Kerala High Court: In a criminal miscellaneous petition filed to set aside the order granting pre-arrest bail by the Sessions Court to Civic Chandran for offences under Sections 354 and 341 of the Penal Code, 1860 (IPC), Kauser Edappagath, J. has observed that even though the reason shown by the Sessions Court for granting pre-arrest bail cannot be justified, but the order granting pre-arrest bail cannot be set aside. Therefore, the Court confirmed the pre-arrest bail granted by the Sessions Court to Civic Chandran, subject to certain conditions.
In this case, on 8.2.2020, there was a cultural camp on Nandi beach, and after the function, the victim was taking rest near the seashore, and it was alleged by her that Civic Chandran forcefully embraced and outraged her modesty.
The Court observed that from the perusal of the statements there are sufficient ingredients to attract the offences punishable under Sections 354, 354-A (2) and 341 IPC; still, the Court by relying on certain pictures of the victim published on social media, observed that Section 354-A of the IPC will not be prima facie attracted, as the victim was wearing sexually provocative dress.
The Court viewed that everyone has the freedom to wear whatever he/she wants to wear subject to the laws of the land. Objectifying women about what she wears cannot be justified and there is no reason why a woman should be judged by her clothes. Further, the norms that categorize woman based on her attire and expressions can never be tolerated and there cannot be any thought that women dress only to lure male attention.
It was also viewed that it is wrong to say that a woman was sexually assaulted just because she was wearing provocative clothes and sexually provocative dressing of a victim cannot be construed as a legal ground to absolve an accused from the charge of insulting the modesty of a woman. Further, the right to wear any dress is a natural extension of personal freedom guaranteed by the Constitution of India; and even if a woman wears a sexually provocative dress, that cannot give a licence to a man to outrage her modesty.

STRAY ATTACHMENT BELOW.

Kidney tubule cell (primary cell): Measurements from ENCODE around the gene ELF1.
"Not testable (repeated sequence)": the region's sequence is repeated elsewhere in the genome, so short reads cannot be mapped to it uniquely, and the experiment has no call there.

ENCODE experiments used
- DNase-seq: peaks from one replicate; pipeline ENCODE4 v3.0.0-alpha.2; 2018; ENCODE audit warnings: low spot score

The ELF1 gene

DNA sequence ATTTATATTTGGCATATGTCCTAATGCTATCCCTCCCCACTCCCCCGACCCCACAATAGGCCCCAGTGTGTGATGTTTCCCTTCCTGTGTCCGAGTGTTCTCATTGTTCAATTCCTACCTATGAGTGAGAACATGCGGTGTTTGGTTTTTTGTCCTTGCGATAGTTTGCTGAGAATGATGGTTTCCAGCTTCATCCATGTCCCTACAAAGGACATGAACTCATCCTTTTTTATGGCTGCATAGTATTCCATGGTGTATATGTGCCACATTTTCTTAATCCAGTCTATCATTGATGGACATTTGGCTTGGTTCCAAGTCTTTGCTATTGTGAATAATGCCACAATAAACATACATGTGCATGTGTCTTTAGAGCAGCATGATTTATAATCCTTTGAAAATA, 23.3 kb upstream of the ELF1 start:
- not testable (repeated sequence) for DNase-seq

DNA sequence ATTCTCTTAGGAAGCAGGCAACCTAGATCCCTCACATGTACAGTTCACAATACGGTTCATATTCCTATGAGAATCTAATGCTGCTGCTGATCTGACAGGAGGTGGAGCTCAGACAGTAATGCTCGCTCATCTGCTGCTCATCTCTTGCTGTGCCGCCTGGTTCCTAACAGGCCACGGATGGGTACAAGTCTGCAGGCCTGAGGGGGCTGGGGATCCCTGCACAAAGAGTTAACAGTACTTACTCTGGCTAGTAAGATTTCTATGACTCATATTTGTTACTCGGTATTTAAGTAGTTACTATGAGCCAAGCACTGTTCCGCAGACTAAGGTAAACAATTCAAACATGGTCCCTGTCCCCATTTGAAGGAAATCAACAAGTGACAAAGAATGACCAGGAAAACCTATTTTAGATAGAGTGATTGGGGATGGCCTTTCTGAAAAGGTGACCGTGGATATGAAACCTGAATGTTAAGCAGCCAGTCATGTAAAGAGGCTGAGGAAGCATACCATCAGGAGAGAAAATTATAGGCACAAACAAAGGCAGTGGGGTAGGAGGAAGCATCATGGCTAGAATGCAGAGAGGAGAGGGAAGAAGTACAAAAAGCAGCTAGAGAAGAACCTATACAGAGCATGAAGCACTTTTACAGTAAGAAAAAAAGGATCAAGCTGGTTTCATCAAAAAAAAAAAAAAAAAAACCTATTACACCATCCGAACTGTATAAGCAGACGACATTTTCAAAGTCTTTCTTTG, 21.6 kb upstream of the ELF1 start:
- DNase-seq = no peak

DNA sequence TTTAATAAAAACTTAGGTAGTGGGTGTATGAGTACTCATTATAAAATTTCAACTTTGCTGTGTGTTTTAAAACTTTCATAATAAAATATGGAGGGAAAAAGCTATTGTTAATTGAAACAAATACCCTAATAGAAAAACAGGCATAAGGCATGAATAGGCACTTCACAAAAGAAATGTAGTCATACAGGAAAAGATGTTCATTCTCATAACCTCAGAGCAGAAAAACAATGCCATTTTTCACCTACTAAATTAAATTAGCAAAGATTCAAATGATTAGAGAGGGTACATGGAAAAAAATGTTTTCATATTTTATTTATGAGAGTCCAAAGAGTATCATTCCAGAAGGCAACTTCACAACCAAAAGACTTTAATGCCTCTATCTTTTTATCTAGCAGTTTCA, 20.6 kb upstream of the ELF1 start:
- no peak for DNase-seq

The Court referred to the ruling in Aparna Bhat v. State of M.P., 2021 SCC OnLine SC 230, wherein it was held that “discussion about the dress, behaviour, or past conduct of the victim should not enter the verdict while granting bail to the accused ”, thus it was viewed that the remarks in the impugned order regarding provocative dress of the victim cannot be sustained, and they are hereby deleted.
Moreover, it was observed that there is a delay of 2½ years, and though in the matter of sexual offence, the delay does not have much significance, but, because the victim is a very educated lady, she should explain the delay satisfactorily, as the explanation given by her that the delay occurred due to fear and shame is vague and not convincing. Thus, the Court confirmed the prearrest bail order.
[XXX v. State of Kerala, 2022 SCC OnLine Ker 5248, decided on 13.10.2022]
Advocates who appeared in this case:
For the Petitioner: Advocate U. Jayakrishnan;
Advocate C.C. Anoop;
Advocate Sooraj D.;
For the Respondent: Advocate Nirmal S;
Advocate Veena Hari;